Recommendations from the 4th Community workshop of the IOC Ocean Best Practices System (OBPS)

The 4th community workshop of the IOC Ocean Best Practices System (OBPS) was held as an innovative online event, spread over two weeks and comprising plenary sessions, breakout groups, and parallel working groups. A record of 452 participants from across the globe participated with a single objective: to facilitate community-led evolution of methods into best practices in ocean observations and applications. This workshop included 11 thematic working groups that addressed both cross-cutting themes and strategies for best practice development within specific communities.

Cross-cutting themes:

-Convergence of methods and endorsement of best practices
-Data and information management: towards globally scalable interoperability,
-Developing training and guidance materials as well as mechanisms for the submission (to the -OBPS) and use of OBPS best practices,
-Ethics and best practices for ocean observing and applications
-Ocean uncertainty quantification,
-Ocean partnership building

Community Consultation Groups:

-Marine litter/plastics
-Surface radiation

The workshop made a number of recommendations focusing on 6 key areas, below are several highlights (MORE)

(i) The OBPS should extend its technical functions to include: document category labelling using FAIR terminologies; modules to link to / embed externally hosted code, data, and information products to relevant documents in the system; enhanced search with natural-language processing and AI trained for specific community needs; user interface features to increase the visibility of endorsed methods and guidelines; implementation of the CARE principles.

(ii) The OBPS should increase its collaboration with the ocean observing and applications communities by: promoting activities that develop or adopt metadata standards and that provide the tools needed to implement those standards (Data WG); facilitating the creation of and disseminating a statement on the core-values of the ocean observation community (Ethics WG); exploring the application of formal collaborative models (such as the Collaborative Impact Model) (Partnerships WG); facilitating the development of recommendations for standardizing modifications to sensor electronics and housing for marine application (Ocean UQ WG);

(iii) The OBPS should further extend its role in training and education by: Facilitating the creation of dedicated training packages tailored to the needs of collaborating user groups; supporting the development of online training courses on the ethical, legal and societal dimensions of ocean issues; engaging with projects which aim to improve regional capacity building within the framework of UN Ocean Decade actions; integrating the use of the OBPS in university curricula; developing decision trees to guide users through OBPS holdings for training and education; exploring the potential of advanced multimedia tools for training.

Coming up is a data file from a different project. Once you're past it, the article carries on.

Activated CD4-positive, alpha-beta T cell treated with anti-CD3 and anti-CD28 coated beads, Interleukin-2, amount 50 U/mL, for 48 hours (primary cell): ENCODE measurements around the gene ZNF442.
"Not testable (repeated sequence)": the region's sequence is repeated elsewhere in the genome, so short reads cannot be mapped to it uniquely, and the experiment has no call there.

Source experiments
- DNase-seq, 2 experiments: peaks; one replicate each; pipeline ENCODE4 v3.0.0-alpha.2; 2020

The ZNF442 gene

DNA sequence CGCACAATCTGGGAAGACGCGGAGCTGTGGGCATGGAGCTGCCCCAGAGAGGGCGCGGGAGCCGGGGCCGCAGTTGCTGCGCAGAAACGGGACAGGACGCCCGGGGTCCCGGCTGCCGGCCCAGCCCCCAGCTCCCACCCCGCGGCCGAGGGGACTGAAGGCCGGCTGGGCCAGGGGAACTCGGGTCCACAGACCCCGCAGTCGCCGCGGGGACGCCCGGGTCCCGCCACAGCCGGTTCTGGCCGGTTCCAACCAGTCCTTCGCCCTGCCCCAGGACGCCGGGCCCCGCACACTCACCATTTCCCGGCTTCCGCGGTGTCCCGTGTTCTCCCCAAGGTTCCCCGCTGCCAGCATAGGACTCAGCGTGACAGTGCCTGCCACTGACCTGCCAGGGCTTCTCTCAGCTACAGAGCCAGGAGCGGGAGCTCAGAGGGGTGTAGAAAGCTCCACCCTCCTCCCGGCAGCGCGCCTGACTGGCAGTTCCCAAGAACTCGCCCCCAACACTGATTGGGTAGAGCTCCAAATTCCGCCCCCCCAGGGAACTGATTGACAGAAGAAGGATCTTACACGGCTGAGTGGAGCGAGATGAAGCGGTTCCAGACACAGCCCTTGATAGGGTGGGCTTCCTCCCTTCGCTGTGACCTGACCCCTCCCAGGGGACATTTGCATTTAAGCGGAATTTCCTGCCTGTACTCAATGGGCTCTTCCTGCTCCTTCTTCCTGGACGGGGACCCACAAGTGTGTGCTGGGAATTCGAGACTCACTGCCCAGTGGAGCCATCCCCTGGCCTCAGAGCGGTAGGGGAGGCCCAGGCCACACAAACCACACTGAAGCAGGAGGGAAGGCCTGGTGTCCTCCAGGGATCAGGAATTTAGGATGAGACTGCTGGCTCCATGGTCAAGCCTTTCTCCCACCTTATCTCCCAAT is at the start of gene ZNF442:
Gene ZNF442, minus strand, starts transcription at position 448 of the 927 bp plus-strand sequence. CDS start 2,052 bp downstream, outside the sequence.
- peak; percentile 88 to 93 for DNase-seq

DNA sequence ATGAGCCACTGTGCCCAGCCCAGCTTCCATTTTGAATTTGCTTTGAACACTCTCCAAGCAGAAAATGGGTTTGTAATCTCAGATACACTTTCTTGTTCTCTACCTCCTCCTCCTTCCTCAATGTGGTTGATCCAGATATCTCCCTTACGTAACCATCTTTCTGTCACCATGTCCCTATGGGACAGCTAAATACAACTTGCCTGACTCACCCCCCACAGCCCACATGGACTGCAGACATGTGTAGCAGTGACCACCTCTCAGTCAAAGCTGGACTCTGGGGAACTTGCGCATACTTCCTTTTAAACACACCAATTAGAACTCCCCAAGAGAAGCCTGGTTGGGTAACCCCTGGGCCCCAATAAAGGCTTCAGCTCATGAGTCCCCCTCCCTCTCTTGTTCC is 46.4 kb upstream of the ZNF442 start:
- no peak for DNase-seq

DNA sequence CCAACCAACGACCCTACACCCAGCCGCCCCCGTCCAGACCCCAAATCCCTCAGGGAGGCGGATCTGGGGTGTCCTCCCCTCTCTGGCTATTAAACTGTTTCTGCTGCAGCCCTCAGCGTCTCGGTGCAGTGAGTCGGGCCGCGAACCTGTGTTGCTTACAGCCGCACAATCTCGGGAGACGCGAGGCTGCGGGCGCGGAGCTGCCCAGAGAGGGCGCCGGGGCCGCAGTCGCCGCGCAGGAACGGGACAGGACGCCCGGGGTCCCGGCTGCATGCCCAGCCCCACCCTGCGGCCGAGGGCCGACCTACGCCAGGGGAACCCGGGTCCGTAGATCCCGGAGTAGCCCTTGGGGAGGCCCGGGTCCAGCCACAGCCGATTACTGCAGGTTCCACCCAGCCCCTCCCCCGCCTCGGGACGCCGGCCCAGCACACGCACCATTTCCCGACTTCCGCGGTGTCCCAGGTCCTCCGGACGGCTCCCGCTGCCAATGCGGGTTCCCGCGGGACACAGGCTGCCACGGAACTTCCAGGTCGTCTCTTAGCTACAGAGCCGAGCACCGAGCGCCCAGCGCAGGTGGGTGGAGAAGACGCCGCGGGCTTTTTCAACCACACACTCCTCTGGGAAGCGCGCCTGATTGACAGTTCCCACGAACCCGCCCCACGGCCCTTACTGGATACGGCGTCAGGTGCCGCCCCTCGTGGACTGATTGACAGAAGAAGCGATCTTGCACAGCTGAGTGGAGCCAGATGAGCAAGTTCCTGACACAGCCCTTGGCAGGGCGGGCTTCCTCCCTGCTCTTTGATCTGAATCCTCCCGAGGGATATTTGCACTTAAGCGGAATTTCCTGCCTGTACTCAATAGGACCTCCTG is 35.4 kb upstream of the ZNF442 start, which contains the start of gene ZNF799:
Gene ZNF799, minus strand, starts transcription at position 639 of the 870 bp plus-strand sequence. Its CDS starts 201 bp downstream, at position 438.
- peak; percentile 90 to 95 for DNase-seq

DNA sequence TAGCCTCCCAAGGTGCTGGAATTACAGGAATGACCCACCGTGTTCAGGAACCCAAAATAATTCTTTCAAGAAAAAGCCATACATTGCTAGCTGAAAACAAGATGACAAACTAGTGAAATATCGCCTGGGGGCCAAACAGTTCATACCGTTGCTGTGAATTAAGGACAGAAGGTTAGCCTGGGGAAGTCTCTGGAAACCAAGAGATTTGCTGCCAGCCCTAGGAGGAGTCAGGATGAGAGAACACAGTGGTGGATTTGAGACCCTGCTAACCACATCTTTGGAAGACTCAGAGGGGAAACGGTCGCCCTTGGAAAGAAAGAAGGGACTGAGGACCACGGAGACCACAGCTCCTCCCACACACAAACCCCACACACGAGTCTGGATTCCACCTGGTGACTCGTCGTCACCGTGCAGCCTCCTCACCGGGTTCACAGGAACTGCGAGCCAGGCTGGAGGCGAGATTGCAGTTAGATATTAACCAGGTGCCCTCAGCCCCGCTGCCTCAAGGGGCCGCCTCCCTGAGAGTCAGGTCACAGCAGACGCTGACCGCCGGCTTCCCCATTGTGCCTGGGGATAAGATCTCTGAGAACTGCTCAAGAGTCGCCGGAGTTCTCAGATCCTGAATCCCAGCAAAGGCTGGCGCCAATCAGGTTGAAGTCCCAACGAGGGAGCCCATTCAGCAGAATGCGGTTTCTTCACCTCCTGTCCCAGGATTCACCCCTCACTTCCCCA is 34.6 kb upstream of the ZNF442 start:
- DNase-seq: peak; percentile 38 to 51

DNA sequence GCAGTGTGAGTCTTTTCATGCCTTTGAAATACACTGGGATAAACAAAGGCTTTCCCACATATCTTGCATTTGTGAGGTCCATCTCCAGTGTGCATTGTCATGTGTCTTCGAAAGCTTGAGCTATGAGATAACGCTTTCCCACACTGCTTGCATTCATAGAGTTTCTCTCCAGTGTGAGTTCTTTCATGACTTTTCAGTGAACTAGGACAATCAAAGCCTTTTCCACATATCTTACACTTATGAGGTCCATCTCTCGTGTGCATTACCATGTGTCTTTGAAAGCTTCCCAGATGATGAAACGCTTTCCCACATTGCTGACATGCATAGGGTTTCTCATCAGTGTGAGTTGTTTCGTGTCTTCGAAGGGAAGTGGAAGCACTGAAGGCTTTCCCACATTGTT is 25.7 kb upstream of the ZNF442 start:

(iv) The OBPS should intensity its outreach activities by: improving user dialogue; enhancing engagement with the fisheries community, initiated through this workshop; facilitating global coordination of methods and guidelines regarding marine litter monitoring under the UN Ocean Decade; planning for coordination/collaboration between OBPS and the US CLIVAR OceanUQ; including an aquaculture session in next OBPS workshop; increasing outreach to public-private partnerships, to facilitate the sharing of data and information and provide coordination and collaboration for science for management and entrepreneurial endeavors; improving outreach to the Early Career Ocean Professional (ECOP) community; facilitating the development of best practices on Stakeholder Engagement.

(v) The OBPS should facilitate the convergence of methods and standards by: implementing decision-tree interfaces (both static and dynamically generated); deploying technologies and processes to interlink OBPS holdings with relevant, externally hosted digital content; facilitating the harmonization of approaches and protocols for global scale indicators (expanded beyond the list of SDG indicators), with an emphasis on data management and interoperability; facilitating the design a flowchart to help the ocean community identify the potential ethical issues associated with any ocean activity (research, mineral extraction, etc).

(vi) The OBPS should support the expansion of global interoperability by: promoting the use of community-identified standards and best practices – in the appropriate contexts – from observations to end users; broadening the accessibility of its holdings (especially those that have converged into best practices) and, wherever possible, facilitating their use across a range of operational and budgetary environments ; promoting content which will increase shared and interoperable approaches that address the themes raised during the UN Decade.

The recommendations of the Workshop – both for the OBPS and for the communities which participated in the working groups – will be submitted to the IOC Steering Group for the Ocean Best Practices System (SG-OBPS) at its Second Session (online, 19-22 October 2020). A workshop proceedings will be issued before the end of the year.

For more information on the OBPS project please contact Ms Pauline Simpson, Project Manager (



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